It seems hard to imagine that we need more books on World War I after the tsunami of publications released during the recent centenary. Yet, here we have a blockbuster, a 926-page tome, Staring at God, by Simon Heffer, a British journalist turned historian in the tradition of Alistair Horne and Max Hastings.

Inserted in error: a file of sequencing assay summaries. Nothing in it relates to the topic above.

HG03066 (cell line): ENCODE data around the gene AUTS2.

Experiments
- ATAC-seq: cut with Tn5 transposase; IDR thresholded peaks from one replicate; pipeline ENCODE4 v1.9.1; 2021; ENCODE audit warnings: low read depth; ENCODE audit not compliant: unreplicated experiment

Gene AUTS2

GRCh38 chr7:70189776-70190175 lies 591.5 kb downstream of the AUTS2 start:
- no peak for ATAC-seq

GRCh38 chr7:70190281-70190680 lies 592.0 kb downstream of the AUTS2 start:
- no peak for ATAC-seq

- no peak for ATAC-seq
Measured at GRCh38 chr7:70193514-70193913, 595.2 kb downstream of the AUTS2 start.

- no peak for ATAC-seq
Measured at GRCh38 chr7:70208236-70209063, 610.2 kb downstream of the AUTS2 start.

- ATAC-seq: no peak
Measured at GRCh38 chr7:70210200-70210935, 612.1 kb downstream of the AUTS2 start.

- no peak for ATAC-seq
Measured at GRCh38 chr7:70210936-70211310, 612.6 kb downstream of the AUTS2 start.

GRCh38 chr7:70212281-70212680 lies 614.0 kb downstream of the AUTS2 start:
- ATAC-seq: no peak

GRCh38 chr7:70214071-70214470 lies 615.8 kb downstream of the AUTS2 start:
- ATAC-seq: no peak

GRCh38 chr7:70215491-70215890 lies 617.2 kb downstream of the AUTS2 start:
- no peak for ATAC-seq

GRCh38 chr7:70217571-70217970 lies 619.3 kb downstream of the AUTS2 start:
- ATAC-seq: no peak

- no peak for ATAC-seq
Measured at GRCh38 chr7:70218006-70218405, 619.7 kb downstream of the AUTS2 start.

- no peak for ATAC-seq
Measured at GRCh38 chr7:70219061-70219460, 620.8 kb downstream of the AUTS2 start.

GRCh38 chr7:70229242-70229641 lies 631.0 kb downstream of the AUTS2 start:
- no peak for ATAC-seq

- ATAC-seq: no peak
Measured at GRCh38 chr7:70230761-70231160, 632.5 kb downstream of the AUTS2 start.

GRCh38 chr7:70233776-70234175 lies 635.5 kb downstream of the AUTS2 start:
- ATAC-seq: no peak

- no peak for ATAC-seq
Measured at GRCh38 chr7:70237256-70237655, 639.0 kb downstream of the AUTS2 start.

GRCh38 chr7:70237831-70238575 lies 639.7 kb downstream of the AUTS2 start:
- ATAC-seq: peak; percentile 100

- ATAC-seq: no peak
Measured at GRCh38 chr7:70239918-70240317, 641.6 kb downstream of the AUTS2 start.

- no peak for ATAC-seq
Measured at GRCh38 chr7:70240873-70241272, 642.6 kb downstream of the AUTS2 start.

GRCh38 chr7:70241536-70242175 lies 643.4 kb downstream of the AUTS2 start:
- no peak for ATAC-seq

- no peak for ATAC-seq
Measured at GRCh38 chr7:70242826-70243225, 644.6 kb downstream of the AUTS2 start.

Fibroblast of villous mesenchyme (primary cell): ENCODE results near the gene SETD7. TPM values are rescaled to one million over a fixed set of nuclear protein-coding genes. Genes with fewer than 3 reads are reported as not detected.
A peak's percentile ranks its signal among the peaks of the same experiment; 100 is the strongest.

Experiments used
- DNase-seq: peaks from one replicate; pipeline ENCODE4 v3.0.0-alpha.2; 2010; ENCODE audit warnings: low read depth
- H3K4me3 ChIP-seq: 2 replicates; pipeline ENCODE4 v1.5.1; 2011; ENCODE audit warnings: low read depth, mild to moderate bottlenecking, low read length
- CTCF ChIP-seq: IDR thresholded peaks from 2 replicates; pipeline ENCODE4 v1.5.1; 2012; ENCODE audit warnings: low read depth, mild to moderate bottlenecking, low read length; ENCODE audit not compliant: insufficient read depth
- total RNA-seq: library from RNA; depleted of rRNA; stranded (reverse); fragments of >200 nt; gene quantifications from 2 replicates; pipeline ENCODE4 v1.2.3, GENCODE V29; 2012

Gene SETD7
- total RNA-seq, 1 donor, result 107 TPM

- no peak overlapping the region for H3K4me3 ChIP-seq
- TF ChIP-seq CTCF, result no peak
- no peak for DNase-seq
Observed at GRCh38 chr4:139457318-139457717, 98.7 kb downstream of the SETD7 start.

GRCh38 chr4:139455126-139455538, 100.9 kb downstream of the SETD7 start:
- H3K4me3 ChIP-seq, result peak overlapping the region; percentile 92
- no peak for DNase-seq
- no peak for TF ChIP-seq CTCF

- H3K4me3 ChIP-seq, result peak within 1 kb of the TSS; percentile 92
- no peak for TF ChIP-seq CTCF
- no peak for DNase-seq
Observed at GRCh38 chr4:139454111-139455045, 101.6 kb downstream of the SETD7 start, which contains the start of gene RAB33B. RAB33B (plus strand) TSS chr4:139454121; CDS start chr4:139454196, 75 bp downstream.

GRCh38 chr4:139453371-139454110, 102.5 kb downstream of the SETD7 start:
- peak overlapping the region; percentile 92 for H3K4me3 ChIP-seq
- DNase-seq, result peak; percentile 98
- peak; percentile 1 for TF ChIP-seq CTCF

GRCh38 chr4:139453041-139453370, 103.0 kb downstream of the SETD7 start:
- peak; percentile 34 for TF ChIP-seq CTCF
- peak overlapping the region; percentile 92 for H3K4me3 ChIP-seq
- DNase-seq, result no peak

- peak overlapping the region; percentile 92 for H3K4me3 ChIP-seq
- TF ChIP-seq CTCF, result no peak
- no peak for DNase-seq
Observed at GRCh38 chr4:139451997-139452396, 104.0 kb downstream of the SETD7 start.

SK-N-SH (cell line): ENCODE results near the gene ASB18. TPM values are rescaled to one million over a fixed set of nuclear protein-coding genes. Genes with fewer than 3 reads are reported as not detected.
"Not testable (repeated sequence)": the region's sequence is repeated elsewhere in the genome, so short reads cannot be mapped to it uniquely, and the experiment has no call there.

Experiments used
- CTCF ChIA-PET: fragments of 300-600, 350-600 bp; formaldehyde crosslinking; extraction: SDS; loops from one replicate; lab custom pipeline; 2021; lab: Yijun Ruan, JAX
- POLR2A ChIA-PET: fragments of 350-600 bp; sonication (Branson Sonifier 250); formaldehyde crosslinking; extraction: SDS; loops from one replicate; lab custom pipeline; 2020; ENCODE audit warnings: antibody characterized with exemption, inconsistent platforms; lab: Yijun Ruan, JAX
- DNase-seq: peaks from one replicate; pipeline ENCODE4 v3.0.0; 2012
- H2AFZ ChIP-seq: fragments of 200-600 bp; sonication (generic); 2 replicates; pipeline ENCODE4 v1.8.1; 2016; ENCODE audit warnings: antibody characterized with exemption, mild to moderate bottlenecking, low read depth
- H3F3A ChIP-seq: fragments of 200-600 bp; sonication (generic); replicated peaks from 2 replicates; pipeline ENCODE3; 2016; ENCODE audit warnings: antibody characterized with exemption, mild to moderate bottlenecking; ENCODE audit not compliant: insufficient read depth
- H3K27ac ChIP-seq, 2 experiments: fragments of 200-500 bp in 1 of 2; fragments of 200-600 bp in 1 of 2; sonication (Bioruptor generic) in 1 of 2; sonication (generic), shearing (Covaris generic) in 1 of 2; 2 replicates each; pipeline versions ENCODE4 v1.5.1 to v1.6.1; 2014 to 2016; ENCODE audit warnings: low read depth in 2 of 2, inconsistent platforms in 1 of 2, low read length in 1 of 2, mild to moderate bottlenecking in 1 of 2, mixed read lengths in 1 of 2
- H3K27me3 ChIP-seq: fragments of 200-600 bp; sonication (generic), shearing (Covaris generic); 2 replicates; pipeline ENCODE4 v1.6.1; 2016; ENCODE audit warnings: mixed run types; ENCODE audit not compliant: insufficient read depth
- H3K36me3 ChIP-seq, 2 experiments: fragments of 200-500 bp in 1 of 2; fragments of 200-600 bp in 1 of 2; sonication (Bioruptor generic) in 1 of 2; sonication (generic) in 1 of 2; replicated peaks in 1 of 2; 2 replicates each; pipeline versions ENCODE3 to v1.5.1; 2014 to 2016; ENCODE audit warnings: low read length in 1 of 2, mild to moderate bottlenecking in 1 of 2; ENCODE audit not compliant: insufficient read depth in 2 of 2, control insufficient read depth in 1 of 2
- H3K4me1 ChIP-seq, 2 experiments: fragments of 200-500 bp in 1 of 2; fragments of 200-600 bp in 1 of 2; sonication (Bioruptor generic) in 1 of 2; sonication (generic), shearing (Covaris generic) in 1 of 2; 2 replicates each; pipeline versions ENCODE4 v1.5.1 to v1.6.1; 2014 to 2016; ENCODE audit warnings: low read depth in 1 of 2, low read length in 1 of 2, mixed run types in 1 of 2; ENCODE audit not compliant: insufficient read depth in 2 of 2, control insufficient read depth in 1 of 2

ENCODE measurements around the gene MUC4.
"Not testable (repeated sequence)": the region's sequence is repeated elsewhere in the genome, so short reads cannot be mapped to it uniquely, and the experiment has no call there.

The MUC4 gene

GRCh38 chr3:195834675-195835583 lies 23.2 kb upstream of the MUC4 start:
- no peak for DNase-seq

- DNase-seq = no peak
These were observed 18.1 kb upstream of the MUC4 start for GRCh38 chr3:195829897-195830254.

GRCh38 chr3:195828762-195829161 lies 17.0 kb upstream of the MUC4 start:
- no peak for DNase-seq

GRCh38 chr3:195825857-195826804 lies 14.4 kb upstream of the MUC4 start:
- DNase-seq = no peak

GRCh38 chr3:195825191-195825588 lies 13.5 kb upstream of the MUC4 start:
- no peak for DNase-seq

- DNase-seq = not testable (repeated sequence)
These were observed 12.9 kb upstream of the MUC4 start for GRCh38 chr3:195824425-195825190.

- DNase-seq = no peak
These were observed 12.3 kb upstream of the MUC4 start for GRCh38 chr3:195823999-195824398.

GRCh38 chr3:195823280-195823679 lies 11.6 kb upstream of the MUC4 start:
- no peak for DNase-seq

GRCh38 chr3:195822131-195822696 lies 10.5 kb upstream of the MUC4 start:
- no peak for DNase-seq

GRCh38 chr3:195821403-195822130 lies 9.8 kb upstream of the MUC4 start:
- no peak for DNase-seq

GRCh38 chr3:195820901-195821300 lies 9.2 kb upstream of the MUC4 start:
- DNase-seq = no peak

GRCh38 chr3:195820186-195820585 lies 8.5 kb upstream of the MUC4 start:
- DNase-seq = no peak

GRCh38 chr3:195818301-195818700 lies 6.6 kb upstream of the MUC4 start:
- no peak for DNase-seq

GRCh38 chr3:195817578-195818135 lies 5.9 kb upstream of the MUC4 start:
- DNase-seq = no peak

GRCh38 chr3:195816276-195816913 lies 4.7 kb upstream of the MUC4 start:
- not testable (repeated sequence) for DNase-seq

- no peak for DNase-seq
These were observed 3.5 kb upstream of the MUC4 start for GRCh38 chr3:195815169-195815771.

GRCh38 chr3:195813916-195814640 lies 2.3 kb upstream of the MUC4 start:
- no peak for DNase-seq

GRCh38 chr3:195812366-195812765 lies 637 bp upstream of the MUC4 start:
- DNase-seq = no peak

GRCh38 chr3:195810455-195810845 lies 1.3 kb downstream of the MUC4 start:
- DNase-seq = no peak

Heffer opens by stating that Staring at God is neither a military history of the war nor an international history of the war. It is a social, cultural, and political history that tells the story of ‘how the government and people of a great naval and mercantile power, shaped by the tenets of laissez-faire, broke with the traditions of their culture, liberties, doctrines and customs, and adapted to total war’. It considers how Britain managed to adapt its economy and society to the demands of industrialised war, and how the British state ballooned and gained unprecedented control over the lives of its people. Heffer also focuses on a ‘second conflict’: that between the British state and Ireland. Denied Home Rule by the outbreak of war in 1914, Ireland would erupt in violence in 1916 and progressively descend into partition and civil war.